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The Space and Missile Systems Center, a subordinate unit of Air Force Space Command, is the center of technical excellence for developing, acquiring, fielding and sustaining military space systems. SMC’s mission is to deliver resilient and affordable space capabilities. The center is responsible for on-orbit check-out, testing, sustainment and maintenance of military satellite constellations and other Department of Defense space systems.
SMC is headquartered at Los Angeles AFB in El Segundo, Calif. The center employs an estimated 6,300 people including military, civilians and contractors at LAAFB and other locations worldwide .
Major Directorates and Program Offices
Military Satellite Communications Systems Directorate
Develops, acquires and sustains space-enabled global communications capabilities in support of our nation.
Global Positioning Systems Directorate
Acquire and sustain survivable, effective, and affordable global positioning, navigation and timing services for military and civil users.
Remote Sensing Directorate
Develops, deploys and sustains surveillance capabilities in support of missile warning, missile defense, battle space awareness, technical intelligence and environmental mission areas.
Launch Enterprise Directorate
Develops and acquires expendable launch systems and manages launch integration, mission assurance and launch campaigns.
Space Superiority Systems Directorate
Develops, delivers and sustains unrivaled space control systems to ensure space control capabilities to guarantee space superiority for the nation
Advanced Systems and Development Directorate
Drives future space capabilities through collaborative innovation, development planning and demonstrations.
Range and Network Systems Division
Modernizes and sustains the world-wide Air Force Satellite Control Network as well as the nation’s Launch and Test Range System located at Vandenberg AFB, Calif. and Cape Canaveral AFS, Fla.
SMC’s first predecessor organization was the Western Development Division of the Air Research and Development Command . WDD was created under then-Brigadier General Bernard A. Schriever in July 1954 to develop the Atlas Intercontinental Ballistic Missile . ARDC added the responsibility for developing the first military satellite system to the division’s original mission in October 1955. By the end of 1962, the organization had already developed, produced, and deployed three first-generation missiles–Atlas, Titan I, and Thor–and before the decade was over, it had added the Titan II and Minuteman I, II, and III ICBMs to America’s arsenal. It developed the Peacekeeper ICBM during the late 1970s and 1980s.
To launch the satellites it was developing, the organization modified Thor, Atlas, and Titan missiles and added new upper stages to make them more capable and reliable. It also developed new space launch vehicles such as the Scout and Titan III. These launch vehicles were used not only by DoD, but also by NASA. When Space Shuttle flights were temporarily suspended following the loss of the orbiter Challenger in January 1986, SMC’s organizational predecessors developed newer versions of the Titan, Atlas, and Delta launch vehicles. SMC also successfully carried out a more thorough redesign of launch vehicles known as the Evolved Expendable Launch Vehicle program, awarding contracts for the Delta IV and Atlas V versions in 1998 and overseeing successful launches beginning in 2002 for the Delta IV and 2003 for the Atlas V.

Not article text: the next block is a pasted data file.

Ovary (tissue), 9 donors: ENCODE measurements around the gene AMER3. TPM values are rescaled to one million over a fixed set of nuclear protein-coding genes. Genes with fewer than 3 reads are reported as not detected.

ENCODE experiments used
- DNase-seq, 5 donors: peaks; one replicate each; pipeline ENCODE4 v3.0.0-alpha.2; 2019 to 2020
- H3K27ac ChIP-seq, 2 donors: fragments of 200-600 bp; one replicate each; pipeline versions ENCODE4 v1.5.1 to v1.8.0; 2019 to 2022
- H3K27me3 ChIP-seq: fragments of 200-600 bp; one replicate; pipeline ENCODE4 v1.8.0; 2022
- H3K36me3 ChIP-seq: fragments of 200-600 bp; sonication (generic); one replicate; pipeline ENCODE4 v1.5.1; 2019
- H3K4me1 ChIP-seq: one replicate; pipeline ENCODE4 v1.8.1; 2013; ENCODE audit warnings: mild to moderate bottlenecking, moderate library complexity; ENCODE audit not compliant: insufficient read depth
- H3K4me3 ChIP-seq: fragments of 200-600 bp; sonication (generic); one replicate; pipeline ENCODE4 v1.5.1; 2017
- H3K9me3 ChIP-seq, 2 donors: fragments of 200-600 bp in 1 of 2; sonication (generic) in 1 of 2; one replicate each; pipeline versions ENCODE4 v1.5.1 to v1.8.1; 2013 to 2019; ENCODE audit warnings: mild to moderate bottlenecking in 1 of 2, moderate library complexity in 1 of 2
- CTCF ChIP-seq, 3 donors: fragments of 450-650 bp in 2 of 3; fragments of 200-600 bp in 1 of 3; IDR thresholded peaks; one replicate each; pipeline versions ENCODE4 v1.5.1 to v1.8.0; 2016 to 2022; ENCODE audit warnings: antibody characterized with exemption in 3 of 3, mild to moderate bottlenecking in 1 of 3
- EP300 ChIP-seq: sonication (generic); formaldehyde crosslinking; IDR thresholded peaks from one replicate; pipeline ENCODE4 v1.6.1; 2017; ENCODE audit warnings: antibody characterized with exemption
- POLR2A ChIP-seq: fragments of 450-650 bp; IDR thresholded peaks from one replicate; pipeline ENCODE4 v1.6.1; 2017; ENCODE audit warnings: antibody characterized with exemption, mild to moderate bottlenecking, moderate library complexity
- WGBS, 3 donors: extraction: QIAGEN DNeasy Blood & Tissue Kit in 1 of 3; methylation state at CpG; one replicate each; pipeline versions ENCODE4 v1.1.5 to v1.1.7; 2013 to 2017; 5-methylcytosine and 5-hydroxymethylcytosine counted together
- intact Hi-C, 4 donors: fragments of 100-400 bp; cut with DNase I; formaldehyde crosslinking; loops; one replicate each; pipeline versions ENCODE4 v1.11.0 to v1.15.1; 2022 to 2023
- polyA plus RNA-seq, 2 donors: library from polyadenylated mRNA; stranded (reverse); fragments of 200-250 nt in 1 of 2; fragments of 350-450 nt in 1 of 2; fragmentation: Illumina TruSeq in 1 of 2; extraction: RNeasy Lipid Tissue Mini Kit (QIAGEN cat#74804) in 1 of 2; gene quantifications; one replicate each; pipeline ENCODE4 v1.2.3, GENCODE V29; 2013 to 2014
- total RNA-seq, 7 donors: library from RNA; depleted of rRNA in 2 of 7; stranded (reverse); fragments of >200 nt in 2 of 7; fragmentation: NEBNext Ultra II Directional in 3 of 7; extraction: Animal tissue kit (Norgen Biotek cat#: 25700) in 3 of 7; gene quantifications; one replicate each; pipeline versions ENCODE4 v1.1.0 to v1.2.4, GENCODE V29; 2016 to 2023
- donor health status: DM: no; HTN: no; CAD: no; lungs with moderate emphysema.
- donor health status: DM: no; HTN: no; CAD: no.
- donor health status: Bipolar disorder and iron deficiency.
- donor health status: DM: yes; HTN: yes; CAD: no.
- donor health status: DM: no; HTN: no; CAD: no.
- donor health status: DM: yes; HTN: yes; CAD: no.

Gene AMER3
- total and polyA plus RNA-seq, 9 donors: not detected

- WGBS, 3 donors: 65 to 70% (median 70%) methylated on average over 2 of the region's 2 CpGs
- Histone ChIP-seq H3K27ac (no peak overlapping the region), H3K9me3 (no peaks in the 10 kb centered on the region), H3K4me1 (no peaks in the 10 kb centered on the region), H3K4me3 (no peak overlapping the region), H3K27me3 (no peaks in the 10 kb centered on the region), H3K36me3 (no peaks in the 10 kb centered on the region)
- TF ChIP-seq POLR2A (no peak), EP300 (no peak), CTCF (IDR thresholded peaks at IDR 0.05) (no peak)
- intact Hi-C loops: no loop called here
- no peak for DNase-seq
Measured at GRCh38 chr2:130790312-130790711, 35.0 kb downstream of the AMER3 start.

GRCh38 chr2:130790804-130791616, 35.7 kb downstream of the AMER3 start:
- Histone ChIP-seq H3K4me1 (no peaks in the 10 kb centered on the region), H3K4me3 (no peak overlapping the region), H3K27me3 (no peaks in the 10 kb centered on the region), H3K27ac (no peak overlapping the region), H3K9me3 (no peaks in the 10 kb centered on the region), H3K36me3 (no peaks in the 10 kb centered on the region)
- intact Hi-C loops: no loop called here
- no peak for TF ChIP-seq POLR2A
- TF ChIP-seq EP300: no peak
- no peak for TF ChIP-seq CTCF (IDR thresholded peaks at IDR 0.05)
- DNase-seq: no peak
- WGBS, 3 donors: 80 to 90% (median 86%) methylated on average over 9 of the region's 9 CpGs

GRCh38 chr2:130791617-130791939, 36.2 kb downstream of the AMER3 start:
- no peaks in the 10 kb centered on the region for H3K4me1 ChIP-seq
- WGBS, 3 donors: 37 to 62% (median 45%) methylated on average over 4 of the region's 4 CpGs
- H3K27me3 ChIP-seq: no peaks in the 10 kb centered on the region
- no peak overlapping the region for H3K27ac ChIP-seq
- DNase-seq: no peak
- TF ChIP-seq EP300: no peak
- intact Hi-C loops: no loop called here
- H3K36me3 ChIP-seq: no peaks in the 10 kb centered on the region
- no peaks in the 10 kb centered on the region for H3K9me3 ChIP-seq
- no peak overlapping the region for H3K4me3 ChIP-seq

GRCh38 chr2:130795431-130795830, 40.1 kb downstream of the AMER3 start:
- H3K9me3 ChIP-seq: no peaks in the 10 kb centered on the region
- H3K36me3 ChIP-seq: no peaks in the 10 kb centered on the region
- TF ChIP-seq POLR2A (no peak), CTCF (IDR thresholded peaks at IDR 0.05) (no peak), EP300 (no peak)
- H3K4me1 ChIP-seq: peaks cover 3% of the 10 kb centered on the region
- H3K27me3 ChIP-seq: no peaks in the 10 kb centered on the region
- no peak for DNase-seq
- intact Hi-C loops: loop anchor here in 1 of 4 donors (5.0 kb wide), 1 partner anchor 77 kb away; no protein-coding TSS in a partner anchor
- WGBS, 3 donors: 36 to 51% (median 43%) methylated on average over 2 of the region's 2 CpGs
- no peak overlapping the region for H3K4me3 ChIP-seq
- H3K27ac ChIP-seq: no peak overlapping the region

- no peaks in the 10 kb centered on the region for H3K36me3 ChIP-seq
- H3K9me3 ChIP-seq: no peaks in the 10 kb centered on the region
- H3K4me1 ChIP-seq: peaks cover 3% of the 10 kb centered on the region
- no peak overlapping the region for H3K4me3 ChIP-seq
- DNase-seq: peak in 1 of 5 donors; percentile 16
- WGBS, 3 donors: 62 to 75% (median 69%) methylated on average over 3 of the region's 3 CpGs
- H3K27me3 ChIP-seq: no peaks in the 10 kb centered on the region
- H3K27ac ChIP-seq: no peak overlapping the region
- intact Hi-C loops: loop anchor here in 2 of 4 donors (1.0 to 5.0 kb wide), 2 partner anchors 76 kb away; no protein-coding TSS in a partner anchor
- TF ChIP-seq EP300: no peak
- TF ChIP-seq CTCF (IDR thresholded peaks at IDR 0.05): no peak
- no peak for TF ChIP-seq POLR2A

Starting with the first military satellite program, a reconnaissance concept known as Weapon System 117L, WDD and its successors developed progressively more capable satellite systems in four primary mission areas: surveillance, communications, meteorology, and navigation. Some of the more recent operational systems performing these missions are the Defense Support Program infrared missile surveillance system, the Defense Satellite Communications System and Milstar communications systems, the Defense Meteorological Satellite Program and environmental observation systems, and the Global Positioning System navigation system. To maintain and control its satellites in orbit, SMC also developed progressively more capable and more highly automated ground control systems under the Air Force Satellite Control Network. Besides carrying out these basic missions, SMC has also been called upon from time to time to support other missions, including manned space programs, anti-satellite programs and missile defense programs.
Beginning with Operation Desert Storm in 1991, the contributions of these space systems to U.S. military superiority became steadily more apparent, and military commanders became more reliant on them. By the time Operation Iraqi Freedom was under way, space-based surveillance, communications, navigation, and meteorology had added previously unimaginable speed and precision to American military operations. SMC continues to provide the technological edge from the high frontier to our nation’s warfighters and allies.